By R.B. Scott
San Francisco, CA - Through the 1950s the average lifespan of presidents of The Church of Jesus Christ of Latter-day Saints was around 80 years. As the average rose to more than 90 years so too did the rate of dementia and the need for their counselors to run the church for increasingly longer periods of time.
Such is the case today as more and more of the day-to-day duties of running the worldwide church fall to the counselors of Thomas S. Monson, the 88-year-old 16th president of the church who has long suffered from diabetes and, more recently, from age-related dementia.
Mr. Monson is not the exception. All presidents but Harold B. Lee, who died unexpectedly of a pulmonary hemorrhage at the age of 74 in 1973, and Gordon B. Hinckley, who remained mentally sharp until days before his death at the age of 97 in 2008, have been severely incapacitated in their final years of life. The challenges presented by physical and mental limitations are likely to increase in virtual lockstep with rising American life expectancy rates.
While administrative adjustments to cover for an incapacitated president of the church are in place and well understood, leaders like Hinckley, who as first counselor stood-in for three sidelined presidents before becoming president himself, once mused in frustration that some decisions simply required the prayerful intervention of the prophet himself.
Observers then suggested that counselor Hinckley
felt unauthorized to restrain Apostle Boyd K. Packer, who had been directly commissioned by the famously conservative president of church, Ezra Taft Benson, to deal with troublesome academics, feminists and liberals, several of whom were forced out of the church in the early 1990s. One of them, Lavina Fielding Anderson never let her own excommunication interfere with church attendance. A few excommunicants who were included in the purge then have since regained church membership.
By contrast, another surrogate president, the liberal Hugh B. Brown, first counselor to the egalitarian president David O. McKay during his final years, steered the church in directions that often infuriated more conservative members of the Quorum of Twelve, most notably its acting president Harold B. Lee. The contretemps between the two men has been offered as an explanation as to why Lee replaced Brown as first counselor after McKay passed away in 1970 and the incapacitated Joseph Fielding Smith became president.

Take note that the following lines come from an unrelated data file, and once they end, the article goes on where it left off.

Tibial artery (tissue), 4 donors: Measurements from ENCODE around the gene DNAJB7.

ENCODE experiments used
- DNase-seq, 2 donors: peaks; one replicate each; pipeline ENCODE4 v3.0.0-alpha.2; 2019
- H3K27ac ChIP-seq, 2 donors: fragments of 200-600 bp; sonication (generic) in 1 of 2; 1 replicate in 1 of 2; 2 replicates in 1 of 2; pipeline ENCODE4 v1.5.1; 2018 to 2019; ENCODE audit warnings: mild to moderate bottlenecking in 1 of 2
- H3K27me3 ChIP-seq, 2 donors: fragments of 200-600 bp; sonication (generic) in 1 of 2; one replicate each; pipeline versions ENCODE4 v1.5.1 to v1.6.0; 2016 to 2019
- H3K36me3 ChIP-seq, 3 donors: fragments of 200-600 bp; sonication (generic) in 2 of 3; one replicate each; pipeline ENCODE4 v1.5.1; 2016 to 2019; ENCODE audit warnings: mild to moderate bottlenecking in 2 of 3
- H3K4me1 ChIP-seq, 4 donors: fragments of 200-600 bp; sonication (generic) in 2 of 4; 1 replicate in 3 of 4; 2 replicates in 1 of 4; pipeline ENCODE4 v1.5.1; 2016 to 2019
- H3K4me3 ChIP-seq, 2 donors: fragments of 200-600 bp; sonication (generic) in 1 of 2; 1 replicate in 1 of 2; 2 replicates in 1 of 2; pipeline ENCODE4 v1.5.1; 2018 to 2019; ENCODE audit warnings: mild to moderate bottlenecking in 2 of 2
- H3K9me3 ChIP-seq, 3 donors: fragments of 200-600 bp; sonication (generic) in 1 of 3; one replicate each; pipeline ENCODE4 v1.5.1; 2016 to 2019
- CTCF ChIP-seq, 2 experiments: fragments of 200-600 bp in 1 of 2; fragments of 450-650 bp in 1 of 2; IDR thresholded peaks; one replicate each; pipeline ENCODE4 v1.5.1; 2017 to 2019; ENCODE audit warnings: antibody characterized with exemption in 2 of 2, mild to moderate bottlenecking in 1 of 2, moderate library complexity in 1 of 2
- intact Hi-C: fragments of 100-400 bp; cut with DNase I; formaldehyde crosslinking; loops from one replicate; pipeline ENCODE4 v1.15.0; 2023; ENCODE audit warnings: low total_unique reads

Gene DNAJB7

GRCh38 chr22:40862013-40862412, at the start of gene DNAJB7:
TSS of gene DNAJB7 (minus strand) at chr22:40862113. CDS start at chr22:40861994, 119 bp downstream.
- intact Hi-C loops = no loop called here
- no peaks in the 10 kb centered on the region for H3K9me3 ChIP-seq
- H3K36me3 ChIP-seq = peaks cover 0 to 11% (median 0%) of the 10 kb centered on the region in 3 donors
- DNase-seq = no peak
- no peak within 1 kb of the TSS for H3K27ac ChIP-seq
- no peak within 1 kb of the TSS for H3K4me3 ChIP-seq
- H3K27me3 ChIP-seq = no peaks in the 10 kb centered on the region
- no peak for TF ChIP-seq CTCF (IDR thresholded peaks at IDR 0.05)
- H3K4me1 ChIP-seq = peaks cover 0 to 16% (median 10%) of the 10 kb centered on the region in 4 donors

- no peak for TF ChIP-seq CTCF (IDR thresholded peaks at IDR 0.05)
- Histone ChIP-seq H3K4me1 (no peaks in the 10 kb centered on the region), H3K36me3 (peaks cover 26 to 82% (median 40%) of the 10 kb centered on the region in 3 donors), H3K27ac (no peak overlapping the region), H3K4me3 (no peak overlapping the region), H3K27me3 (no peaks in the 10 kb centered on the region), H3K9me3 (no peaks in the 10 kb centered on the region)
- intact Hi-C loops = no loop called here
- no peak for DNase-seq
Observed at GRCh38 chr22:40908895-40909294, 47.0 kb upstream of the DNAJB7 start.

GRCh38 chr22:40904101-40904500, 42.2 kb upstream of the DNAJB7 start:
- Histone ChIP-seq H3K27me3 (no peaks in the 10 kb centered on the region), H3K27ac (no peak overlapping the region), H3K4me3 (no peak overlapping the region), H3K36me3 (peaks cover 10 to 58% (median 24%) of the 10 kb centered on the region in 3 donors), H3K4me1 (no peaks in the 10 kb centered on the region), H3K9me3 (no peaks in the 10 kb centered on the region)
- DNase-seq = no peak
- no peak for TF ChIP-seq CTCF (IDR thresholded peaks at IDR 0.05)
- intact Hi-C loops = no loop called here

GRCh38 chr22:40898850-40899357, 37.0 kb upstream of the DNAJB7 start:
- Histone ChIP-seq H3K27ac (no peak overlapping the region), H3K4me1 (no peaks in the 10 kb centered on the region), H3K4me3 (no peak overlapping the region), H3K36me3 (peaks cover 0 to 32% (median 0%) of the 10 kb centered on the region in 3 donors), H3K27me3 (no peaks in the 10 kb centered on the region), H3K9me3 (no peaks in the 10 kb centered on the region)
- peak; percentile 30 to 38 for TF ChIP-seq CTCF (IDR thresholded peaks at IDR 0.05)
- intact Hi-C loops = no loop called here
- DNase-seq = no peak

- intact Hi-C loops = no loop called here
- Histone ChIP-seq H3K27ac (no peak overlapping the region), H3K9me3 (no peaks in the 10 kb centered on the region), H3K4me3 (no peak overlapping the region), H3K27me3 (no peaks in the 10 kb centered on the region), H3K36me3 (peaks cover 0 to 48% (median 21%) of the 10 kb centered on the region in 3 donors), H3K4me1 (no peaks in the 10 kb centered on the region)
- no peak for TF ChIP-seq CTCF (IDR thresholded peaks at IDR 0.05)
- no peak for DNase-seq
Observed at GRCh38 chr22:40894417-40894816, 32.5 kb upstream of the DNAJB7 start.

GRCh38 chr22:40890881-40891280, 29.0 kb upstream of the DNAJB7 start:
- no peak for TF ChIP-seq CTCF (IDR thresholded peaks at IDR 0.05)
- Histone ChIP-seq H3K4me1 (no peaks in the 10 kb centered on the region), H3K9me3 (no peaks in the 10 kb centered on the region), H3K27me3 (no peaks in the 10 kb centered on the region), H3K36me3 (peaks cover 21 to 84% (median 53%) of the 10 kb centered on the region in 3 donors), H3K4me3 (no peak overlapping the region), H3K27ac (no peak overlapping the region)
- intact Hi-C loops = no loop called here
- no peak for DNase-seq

Large corporations have dealt with similar governance issues by establishing mandatory retirement ages for senior executives and board members. Pope Benedict XVI took matters into his own hands when he stepped aside in 2013, and was succeeded by the younger and more vibrant Pope Francis, who in turn pledged to voluntarily resign when the time comes.
Years ago, the Mormon Church itself dealt partially with the growing senility problem when it imposed 70 as the age limit for all general authorities except apostles and the prophet, who continue to serve until death.
Developing a similar policy for apostles and the prophet is fraught with thorny customs and dilemmas, the most significant of which is the firm belief among Mormons that God should play the most decisive role in selecting the next prophet of the church. In more worldly terms, the deeply-seeded seniority and “until death” traditions are said to preclude political maneuvering.
Even in retrospect, few would suggest that the church would have been well-served if the forward-leaning and mentally adroit Hinckley had been compelled to abdicate at age 80, or even 90. Yet, the traditions that allowed the vigorous Hinckley to carry on also permitted the ascension of Smith in 1970 and Howard W. Hunter in 1994. Smith was severely ill throughout his two year presidency. Hunter succumbed after nine months in office.